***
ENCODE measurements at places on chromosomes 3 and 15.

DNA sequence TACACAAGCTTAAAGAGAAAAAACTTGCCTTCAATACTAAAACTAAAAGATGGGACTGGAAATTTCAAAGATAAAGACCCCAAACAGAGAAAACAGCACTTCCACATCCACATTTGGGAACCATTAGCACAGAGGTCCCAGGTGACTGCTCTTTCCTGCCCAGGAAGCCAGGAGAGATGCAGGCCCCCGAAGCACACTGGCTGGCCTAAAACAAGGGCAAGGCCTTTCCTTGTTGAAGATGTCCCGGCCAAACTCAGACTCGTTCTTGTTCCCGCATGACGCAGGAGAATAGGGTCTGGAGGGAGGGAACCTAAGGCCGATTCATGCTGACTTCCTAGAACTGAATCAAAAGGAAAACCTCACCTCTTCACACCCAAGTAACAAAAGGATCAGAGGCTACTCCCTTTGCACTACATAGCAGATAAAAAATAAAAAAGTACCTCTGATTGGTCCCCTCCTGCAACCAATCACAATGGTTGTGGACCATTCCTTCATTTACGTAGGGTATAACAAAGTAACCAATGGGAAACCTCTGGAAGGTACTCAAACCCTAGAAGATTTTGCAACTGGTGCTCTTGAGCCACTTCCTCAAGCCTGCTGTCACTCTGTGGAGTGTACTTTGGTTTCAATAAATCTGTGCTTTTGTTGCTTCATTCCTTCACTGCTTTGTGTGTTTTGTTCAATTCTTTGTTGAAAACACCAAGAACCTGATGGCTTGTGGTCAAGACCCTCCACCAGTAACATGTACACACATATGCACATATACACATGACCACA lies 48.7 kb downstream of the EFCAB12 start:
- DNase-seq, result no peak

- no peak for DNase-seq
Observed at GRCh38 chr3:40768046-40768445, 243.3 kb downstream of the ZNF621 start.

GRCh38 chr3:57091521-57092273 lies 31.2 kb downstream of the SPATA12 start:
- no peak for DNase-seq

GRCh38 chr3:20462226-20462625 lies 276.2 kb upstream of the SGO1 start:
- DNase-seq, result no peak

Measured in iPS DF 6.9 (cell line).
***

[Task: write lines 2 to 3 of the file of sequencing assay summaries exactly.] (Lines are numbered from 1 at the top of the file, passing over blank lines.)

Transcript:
DNA sequence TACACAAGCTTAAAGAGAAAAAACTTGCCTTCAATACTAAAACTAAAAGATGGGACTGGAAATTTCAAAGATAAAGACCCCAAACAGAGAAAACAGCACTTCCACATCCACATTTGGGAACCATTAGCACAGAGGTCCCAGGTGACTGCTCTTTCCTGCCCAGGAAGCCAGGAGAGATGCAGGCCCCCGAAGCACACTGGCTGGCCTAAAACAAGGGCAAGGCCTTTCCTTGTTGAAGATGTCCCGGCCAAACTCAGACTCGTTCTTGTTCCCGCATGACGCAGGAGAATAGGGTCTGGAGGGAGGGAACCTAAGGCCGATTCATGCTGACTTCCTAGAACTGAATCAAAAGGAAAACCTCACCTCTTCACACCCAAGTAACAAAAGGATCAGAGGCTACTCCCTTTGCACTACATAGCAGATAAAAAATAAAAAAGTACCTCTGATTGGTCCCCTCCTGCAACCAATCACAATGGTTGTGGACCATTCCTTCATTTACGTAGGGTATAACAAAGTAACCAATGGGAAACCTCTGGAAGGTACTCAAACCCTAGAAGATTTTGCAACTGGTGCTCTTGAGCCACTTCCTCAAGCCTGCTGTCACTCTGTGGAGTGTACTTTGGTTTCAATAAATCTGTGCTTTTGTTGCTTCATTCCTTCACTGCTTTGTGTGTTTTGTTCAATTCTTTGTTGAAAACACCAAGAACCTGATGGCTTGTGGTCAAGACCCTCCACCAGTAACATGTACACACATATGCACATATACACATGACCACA lies 48.7 kb downstream of the EFCAB12 start:
- DNase-seq, result no peak